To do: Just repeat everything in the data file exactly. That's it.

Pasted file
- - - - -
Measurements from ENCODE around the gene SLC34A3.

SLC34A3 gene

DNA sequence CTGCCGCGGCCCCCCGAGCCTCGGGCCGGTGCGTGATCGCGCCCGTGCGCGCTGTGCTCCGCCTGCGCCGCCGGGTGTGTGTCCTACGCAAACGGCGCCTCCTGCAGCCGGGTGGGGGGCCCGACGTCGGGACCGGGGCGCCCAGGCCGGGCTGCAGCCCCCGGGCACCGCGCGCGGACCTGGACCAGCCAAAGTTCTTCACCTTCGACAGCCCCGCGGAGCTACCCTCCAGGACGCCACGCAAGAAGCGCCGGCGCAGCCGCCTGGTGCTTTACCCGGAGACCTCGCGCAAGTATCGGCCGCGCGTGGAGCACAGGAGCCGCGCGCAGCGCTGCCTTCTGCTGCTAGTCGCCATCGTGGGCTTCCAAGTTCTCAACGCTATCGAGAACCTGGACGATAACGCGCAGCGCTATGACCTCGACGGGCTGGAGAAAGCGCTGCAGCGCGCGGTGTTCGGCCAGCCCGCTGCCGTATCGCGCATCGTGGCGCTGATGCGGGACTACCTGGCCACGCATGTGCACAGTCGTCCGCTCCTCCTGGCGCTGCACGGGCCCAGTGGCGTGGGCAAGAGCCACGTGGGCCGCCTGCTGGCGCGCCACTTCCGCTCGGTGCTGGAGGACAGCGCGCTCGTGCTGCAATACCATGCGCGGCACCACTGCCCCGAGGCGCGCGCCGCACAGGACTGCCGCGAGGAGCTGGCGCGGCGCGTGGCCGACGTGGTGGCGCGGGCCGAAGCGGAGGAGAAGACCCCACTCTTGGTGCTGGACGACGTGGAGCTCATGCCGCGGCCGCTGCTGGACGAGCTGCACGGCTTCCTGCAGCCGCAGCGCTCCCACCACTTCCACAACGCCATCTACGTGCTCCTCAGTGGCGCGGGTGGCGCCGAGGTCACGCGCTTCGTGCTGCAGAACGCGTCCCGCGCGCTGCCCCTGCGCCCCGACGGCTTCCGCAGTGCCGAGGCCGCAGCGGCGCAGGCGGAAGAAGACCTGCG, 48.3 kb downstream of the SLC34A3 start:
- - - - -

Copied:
Measurements from ENCODE around the gene SLC34A3.

SLC34A3 gene

DNA sequence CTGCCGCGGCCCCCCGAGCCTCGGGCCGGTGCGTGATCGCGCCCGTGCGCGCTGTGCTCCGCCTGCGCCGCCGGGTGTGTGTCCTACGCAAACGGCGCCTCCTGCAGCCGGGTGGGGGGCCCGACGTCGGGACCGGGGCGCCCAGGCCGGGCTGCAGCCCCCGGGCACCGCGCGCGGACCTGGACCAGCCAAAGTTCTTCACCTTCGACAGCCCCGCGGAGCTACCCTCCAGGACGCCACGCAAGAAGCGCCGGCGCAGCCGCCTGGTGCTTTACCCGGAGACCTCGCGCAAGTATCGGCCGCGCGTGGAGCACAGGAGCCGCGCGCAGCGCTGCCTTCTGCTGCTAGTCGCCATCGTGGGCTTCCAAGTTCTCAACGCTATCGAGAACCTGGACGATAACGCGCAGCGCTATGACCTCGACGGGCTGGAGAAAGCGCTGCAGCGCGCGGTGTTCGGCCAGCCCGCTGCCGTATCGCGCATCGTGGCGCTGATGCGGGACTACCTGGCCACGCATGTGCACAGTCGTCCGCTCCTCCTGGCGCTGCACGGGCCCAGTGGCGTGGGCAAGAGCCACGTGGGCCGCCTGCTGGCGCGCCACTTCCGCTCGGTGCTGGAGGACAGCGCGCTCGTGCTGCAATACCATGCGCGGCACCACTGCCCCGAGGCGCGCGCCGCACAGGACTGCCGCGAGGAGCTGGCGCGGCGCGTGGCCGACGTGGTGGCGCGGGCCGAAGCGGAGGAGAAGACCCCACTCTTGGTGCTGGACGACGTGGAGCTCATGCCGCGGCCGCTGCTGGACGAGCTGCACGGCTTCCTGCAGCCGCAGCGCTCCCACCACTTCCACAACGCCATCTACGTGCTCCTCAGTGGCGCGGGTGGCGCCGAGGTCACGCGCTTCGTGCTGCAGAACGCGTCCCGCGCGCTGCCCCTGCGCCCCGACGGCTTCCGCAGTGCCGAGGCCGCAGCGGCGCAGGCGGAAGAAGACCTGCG, 48.3 kb downstream of the SLC34A3 start: